Agriculture Minister Michelle McIlveen today warned that the illegal movement of dogs through Northern Ireland’s ports will not be tolerated.
The Minister was speaking ahead of a meeting to review a joint initiative between her Department, Mid and East Antrim Borough Council and Belfast City Council that resulted in more than 30 pups being prevented from travelling to Great Britain illegally.
The joint operation was mounted at Larne and Belfast ports before Christmas following concerns regarding potential illegal movements of commercial consignments of dogs and focussed on the welfare of animals during transport, the identification of animals and the licensing and registration of dog breeding establishments. In the case of dogs moving from the Republic of Ireland, checks were also made on compliance with the Pet Travel Scheme and relevant trade requirements.
Miss McIlveen commended the joined-up working between councils and DAERA enforcement bodies at the ports to address the issue of puppy trade.
She said: “The very productive joint working initiative between Council Animal Welfare Officers and my Department’s Portal Inspectors at Belfast and Larne ports over the past two weeks resulted in several hundred vehicles being checked and over 30 pups being either prevented from travelling or surrendered at the ports. This sends out a clear message that enforcement bodies will take whatever action necessary to ensure that the welfare of animals is protected, that illegal movement will not be tolerated and that legislative requirements are met.”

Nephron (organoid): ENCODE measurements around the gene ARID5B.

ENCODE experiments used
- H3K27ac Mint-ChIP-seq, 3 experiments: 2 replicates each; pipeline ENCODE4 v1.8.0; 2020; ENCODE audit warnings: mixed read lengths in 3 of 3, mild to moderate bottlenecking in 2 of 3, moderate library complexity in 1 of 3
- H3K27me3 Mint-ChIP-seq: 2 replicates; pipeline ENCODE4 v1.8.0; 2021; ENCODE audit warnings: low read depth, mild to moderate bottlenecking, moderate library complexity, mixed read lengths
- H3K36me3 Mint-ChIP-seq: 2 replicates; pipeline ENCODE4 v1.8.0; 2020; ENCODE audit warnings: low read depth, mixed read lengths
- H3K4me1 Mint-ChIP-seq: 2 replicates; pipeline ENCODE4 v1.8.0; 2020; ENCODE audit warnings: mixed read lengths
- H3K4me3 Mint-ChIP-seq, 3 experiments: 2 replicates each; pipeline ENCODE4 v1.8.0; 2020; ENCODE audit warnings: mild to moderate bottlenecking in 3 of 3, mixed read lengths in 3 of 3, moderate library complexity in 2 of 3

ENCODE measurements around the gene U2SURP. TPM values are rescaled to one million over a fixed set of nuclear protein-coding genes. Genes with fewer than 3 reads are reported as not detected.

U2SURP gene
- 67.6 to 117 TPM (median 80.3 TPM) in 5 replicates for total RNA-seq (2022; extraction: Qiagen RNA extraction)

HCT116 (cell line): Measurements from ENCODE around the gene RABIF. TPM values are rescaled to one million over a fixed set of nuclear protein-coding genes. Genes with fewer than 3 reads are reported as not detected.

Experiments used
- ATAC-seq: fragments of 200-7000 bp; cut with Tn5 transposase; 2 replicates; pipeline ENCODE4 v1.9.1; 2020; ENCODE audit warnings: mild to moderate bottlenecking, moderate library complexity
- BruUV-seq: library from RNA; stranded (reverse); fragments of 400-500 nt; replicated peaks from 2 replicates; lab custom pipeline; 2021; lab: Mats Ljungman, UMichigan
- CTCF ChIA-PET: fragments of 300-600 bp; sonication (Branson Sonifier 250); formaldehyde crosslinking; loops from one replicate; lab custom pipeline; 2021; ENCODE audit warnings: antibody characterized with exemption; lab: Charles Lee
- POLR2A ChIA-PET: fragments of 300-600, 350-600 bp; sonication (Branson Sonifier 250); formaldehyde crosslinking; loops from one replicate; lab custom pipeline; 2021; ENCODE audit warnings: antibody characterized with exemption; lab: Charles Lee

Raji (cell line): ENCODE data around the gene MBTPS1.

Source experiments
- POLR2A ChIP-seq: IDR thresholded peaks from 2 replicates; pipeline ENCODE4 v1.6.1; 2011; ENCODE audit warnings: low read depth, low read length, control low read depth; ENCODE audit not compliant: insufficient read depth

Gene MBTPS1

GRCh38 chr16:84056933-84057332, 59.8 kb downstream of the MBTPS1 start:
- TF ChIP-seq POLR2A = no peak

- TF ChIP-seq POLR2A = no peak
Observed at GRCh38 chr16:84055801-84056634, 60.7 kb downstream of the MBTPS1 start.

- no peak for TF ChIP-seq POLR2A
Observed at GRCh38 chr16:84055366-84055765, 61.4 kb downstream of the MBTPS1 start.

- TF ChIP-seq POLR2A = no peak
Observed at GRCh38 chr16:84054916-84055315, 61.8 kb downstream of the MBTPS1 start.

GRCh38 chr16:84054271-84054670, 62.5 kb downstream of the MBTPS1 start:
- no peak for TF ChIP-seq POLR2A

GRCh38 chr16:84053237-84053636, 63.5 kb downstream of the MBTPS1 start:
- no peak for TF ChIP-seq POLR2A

The operation involved joint working between council Animal Welfare Officers and Portal Inspectors from DAERA. Checks were enhanced from early December in Belfast Port where approximately 460 cars and 106 commercial vehicles were inspected using a risk-based random approach. In Larne Harbour 145 cars and 49 vans were inspected. Where non-compliances relating to animal welfare or identification were detected, the consignments were either required to return to their premises of origin, or voluntarily surrendered to Animal Welfare Officers for rehoming. Departmental officials are due to meet with the councils next week to review of the joint operation.
The Minister added: “I understand that a number of investigations are underway and information gathered will be shared with enforcement bodies in Great Britain and the Republic of Ireland, to provide ongoing intelligence across all enforcement bodies and agencies to tackle illegal puppy trade.
“Legislation alone will not stop illegal puppy farming. This will take a concerted effort by members of the public and enforcement agencies working together to identify breeders who put financial gain before the welfare needs of their dogs and pups. I would encourage anyone with specific evidence of an illegal breeding establishment to provide this to Councils to allow enforcement action to be taken.”
Anyone who may have information on the illegal movement of puppies or an illegal breeding establishment can contact relevant authorities via contact details on the DAERA website at: